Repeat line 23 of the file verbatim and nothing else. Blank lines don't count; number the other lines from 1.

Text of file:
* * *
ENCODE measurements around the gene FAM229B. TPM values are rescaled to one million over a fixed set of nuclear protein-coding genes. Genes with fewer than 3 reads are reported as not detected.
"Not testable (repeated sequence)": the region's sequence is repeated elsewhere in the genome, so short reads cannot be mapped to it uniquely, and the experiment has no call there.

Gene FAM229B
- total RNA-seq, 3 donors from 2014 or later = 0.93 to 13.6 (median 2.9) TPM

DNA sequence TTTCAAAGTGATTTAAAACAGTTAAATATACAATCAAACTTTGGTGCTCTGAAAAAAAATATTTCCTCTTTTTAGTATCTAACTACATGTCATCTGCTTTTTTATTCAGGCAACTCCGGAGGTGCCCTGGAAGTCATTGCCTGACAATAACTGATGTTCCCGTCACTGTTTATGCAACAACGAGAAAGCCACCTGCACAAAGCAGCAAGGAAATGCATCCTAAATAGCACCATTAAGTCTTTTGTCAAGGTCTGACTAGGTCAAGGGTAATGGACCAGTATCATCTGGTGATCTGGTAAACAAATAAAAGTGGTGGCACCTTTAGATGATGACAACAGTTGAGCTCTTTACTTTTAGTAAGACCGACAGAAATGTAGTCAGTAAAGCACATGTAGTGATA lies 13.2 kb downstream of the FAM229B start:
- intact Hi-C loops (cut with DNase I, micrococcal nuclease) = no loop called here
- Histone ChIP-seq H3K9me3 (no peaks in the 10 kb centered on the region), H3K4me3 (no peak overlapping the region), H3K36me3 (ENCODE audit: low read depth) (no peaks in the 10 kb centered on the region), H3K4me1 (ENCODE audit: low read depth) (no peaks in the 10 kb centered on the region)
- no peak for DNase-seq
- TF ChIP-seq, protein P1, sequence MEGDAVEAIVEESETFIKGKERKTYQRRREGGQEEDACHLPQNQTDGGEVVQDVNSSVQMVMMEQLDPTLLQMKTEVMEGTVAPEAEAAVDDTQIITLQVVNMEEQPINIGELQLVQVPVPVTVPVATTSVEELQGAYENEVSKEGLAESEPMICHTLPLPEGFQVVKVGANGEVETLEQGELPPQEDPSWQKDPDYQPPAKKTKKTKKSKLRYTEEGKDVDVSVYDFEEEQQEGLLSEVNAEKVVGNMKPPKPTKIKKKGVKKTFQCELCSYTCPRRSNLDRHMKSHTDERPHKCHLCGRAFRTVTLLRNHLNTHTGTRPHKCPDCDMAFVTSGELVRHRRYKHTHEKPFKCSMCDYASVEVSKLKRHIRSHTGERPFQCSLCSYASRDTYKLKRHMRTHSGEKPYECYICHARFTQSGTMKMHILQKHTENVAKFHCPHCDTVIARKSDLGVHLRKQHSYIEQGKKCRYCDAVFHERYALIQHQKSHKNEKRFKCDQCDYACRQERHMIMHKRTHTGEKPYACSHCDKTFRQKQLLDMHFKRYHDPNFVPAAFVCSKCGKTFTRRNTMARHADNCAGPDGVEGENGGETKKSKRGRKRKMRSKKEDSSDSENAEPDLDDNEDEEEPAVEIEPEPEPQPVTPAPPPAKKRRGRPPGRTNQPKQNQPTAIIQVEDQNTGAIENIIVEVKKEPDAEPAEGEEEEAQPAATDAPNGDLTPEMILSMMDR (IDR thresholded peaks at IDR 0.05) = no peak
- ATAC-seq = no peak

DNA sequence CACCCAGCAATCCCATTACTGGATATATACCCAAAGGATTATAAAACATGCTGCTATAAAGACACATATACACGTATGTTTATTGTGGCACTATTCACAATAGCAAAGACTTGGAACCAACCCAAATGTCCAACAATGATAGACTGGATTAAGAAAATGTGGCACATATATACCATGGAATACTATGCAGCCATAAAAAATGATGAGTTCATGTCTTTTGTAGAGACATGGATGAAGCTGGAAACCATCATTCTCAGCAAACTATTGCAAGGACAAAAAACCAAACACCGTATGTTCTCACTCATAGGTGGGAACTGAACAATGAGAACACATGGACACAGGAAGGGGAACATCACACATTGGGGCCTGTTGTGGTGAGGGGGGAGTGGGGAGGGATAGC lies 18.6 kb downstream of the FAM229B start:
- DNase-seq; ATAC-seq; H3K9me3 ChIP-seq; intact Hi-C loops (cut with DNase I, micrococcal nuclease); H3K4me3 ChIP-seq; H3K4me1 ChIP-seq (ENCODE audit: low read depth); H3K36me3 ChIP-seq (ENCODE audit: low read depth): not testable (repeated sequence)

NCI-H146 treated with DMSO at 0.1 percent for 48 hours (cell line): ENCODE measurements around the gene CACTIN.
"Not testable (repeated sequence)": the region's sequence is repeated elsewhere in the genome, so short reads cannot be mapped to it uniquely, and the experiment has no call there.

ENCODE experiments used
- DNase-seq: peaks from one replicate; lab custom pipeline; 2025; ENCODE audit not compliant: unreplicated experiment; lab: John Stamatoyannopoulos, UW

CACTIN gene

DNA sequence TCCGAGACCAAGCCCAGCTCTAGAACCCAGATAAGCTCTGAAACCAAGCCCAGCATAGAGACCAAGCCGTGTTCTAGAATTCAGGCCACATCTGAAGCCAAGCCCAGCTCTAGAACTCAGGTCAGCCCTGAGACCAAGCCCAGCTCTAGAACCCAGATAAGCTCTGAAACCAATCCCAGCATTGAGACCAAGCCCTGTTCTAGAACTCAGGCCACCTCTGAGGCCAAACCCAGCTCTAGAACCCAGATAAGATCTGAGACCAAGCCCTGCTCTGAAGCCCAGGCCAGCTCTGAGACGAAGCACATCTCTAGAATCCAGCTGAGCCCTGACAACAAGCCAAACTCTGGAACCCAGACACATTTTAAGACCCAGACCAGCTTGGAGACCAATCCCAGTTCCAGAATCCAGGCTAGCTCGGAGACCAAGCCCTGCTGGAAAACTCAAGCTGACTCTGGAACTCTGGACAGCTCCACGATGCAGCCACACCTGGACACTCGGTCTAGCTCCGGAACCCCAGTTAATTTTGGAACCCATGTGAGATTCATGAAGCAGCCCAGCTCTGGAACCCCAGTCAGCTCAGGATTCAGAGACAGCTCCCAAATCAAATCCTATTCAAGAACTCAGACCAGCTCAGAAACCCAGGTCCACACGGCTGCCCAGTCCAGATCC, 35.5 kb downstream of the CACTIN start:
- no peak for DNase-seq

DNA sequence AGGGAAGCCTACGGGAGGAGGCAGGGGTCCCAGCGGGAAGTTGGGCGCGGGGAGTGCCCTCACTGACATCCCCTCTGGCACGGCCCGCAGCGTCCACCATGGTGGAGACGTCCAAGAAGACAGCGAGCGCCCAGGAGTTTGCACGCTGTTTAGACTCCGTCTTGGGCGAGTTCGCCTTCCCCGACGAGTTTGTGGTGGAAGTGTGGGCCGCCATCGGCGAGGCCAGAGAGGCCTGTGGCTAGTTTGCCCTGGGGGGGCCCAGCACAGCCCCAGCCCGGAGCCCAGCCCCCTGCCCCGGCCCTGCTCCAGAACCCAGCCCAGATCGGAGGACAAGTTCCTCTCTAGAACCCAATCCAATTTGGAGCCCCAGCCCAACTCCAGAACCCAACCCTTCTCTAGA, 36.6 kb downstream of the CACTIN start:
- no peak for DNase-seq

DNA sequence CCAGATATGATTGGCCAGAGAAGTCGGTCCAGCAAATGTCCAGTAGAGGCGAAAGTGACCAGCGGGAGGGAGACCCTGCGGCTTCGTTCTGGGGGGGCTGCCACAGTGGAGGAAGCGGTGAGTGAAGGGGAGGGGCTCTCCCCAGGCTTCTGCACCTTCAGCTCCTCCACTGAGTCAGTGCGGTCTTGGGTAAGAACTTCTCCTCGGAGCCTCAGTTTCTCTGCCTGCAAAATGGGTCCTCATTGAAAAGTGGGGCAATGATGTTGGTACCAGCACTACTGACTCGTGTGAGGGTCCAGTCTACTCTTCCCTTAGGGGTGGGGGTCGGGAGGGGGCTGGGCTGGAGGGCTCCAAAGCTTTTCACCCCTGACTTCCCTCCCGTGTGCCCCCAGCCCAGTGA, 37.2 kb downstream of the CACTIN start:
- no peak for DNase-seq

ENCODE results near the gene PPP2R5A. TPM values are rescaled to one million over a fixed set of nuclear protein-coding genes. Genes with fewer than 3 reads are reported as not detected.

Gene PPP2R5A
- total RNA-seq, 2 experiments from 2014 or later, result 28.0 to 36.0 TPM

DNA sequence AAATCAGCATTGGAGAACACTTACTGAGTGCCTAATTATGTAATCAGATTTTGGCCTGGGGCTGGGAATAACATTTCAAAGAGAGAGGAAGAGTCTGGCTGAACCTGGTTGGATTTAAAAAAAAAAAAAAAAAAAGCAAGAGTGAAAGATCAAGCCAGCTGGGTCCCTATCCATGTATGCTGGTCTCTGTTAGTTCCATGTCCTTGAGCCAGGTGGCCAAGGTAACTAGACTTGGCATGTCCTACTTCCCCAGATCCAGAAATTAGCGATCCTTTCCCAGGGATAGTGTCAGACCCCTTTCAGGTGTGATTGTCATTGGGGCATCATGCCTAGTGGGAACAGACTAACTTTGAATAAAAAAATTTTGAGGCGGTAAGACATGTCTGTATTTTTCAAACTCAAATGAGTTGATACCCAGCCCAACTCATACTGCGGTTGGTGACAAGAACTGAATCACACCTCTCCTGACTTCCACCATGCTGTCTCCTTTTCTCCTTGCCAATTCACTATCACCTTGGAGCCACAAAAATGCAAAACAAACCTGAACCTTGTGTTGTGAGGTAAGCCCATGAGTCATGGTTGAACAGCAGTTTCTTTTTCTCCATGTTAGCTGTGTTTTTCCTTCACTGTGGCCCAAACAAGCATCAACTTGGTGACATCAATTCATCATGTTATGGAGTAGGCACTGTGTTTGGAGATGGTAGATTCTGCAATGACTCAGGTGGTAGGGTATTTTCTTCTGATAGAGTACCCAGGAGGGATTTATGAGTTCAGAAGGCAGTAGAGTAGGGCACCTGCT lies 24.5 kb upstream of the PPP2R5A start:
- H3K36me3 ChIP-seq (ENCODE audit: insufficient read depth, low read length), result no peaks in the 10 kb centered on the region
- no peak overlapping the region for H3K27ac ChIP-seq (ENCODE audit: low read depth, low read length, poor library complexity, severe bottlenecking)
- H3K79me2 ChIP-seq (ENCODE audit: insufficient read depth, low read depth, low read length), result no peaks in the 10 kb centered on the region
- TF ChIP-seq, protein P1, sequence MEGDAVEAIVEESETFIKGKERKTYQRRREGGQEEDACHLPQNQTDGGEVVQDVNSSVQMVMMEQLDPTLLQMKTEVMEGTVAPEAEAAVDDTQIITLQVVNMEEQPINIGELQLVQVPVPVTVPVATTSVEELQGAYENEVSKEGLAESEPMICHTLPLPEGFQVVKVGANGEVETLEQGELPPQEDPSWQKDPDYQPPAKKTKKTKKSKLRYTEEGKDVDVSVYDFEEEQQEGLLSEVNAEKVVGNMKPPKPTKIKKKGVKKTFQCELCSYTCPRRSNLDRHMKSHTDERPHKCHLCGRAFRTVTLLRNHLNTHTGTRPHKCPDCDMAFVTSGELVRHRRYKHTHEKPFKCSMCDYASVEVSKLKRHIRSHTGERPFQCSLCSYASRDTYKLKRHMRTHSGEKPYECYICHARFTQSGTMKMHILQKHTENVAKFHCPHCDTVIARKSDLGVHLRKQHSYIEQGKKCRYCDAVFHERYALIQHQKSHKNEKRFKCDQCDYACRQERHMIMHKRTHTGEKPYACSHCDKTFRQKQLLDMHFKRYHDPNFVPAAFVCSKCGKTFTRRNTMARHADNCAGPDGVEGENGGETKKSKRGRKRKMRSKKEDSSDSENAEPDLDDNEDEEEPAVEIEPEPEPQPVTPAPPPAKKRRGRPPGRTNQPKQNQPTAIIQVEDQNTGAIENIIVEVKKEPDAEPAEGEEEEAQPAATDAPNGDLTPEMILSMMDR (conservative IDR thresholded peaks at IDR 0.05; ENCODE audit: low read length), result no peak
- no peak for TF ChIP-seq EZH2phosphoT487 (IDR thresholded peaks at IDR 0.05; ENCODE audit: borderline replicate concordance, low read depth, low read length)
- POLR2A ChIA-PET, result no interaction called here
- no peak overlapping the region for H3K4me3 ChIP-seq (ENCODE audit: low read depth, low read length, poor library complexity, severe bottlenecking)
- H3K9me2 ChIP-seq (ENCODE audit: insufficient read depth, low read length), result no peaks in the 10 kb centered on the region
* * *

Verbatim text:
- no peak for DNase-seq